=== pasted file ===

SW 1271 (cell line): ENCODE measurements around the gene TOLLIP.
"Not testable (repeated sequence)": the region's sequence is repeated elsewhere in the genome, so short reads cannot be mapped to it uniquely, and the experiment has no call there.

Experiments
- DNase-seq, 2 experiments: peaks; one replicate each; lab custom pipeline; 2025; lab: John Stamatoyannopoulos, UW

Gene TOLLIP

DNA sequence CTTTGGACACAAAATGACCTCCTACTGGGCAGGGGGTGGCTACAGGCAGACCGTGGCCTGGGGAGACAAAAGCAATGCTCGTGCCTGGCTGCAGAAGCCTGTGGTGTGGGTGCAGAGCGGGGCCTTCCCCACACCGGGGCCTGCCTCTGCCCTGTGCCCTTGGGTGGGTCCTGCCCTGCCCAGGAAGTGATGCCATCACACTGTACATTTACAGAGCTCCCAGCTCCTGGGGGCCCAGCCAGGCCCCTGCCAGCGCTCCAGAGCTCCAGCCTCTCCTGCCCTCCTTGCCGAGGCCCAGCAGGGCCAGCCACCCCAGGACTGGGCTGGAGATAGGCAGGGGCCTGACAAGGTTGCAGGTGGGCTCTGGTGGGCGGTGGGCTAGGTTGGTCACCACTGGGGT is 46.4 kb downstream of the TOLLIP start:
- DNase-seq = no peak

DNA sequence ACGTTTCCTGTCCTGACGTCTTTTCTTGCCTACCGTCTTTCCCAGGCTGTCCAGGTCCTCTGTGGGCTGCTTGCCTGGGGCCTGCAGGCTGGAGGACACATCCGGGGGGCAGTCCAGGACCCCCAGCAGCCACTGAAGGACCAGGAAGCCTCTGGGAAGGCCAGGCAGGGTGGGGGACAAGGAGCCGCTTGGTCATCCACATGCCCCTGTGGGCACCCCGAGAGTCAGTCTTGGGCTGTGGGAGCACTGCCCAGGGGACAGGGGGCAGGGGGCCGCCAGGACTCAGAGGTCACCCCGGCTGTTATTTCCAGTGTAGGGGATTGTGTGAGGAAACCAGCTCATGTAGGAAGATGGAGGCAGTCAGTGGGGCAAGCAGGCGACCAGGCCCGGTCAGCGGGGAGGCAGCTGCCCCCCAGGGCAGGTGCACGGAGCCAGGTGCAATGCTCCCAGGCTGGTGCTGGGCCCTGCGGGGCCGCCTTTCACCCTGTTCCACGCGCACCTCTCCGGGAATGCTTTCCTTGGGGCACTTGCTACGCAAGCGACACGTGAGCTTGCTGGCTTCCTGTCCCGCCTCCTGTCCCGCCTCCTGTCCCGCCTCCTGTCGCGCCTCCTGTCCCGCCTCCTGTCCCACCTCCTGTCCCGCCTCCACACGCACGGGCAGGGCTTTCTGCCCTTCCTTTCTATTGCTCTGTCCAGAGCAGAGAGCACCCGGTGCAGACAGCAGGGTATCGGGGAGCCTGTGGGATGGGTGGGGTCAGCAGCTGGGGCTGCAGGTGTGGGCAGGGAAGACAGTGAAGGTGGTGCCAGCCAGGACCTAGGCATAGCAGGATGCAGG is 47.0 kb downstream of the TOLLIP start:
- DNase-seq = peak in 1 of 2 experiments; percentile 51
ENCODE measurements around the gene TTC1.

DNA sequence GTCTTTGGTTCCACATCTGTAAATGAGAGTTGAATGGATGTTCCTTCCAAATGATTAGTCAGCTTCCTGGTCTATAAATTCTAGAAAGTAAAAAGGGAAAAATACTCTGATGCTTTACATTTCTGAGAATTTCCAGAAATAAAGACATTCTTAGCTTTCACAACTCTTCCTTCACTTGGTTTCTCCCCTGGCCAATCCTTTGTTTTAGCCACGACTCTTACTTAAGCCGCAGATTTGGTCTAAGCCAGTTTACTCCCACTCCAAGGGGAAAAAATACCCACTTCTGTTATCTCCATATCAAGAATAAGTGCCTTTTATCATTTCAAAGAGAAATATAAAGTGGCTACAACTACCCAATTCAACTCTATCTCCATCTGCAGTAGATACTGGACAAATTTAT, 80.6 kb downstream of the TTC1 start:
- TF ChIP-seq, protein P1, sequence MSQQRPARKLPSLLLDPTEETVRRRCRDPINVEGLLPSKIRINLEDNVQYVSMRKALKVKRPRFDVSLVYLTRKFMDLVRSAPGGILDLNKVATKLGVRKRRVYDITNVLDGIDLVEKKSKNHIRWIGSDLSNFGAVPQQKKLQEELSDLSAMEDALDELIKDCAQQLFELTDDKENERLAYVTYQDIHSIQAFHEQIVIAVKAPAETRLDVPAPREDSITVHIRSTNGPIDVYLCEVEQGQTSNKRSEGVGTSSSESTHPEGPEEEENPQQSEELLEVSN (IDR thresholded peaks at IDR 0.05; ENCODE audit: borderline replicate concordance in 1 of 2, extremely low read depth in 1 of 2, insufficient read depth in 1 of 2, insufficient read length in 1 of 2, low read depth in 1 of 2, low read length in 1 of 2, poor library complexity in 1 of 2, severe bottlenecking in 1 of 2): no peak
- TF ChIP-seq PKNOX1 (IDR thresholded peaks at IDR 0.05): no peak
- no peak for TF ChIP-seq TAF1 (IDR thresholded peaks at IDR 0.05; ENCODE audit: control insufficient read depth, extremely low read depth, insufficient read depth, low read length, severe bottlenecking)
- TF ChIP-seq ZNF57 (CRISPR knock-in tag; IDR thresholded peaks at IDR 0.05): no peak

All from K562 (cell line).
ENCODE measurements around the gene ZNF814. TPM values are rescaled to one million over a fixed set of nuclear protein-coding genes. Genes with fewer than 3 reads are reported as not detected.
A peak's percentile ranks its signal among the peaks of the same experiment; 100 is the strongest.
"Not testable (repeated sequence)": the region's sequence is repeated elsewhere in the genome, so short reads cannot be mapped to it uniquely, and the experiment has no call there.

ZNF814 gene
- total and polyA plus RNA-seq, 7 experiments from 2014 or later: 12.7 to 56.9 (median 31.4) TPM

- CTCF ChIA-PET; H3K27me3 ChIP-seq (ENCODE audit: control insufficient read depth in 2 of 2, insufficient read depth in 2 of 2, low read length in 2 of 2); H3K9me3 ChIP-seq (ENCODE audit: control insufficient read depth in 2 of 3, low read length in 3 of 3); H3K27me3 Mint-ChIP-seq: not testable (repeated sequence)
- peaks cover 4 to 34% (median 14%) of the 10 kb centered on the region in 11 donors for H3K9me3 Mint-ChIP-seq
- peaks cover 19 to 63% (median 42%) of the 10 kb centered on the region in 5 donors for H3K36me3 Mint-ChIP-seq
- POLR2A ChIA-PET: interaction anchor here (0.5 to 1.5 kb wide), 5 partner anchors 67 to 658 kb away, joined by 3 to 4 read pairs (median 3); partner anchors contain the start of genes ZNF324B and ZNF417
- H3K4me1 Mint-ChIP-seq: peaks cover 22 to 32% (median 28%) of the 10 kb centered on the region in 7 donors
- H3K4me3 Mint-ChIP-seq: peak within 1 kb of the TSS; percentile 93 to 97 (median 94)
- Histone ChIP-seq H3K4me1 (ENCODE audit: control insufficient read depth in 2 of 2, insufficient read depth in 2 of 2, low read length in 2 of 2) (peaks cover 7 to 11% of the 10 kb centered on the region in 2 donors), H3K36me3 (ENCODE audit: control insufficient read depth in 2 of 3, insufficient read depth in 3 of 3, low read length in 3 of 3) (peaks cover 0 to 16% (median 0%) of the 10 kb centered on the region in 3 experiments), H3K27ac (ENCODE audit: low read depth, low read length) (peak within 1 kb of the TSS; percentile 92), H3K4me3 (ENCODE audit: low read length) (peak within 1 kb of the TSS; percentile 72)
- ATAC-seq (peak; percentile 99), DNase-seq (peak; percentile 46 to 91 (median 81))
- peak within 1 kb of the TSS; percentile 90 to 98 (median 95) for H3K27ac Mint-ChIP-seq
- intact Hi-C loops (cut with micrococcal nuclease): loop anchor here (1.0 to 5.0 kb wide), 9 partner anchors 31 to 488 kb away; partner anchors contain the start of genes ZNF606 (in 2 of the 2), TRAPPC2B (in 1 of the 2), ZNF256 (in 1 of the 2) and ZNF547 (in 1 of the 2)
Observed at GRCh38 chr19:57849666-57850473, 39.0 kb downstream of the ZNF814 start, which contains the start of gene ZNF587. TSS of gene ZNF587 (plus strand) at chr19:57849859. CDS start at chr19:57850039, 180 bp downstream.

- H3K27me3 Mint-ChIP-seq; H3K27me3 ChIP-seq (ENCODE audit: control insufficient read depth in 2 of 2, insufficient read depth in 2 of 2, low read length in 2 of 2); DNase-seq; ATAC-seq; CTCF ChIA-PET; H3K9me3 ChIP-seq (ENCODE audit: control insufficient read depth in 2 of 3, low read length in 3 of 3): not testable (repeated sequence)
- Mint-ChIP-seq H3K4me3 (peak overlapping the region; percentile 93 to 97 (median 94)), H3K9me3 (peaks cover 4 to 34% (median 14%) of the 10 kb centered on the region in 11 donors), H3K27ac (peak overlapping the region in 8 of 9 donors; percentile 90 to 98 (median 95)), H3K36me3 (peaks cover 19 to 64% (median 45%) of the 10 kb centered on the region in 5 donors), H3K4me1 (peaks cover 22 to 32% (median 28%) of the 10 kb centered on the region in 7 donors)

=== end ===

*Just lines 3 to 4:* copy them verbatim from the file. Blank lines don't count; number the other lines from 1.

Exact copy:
Experiments
- DNase-seq, 2 experiments: peaks; one replicate each; lab custom pipeline; 2025; lab: John Stamatoyannopoulos, UW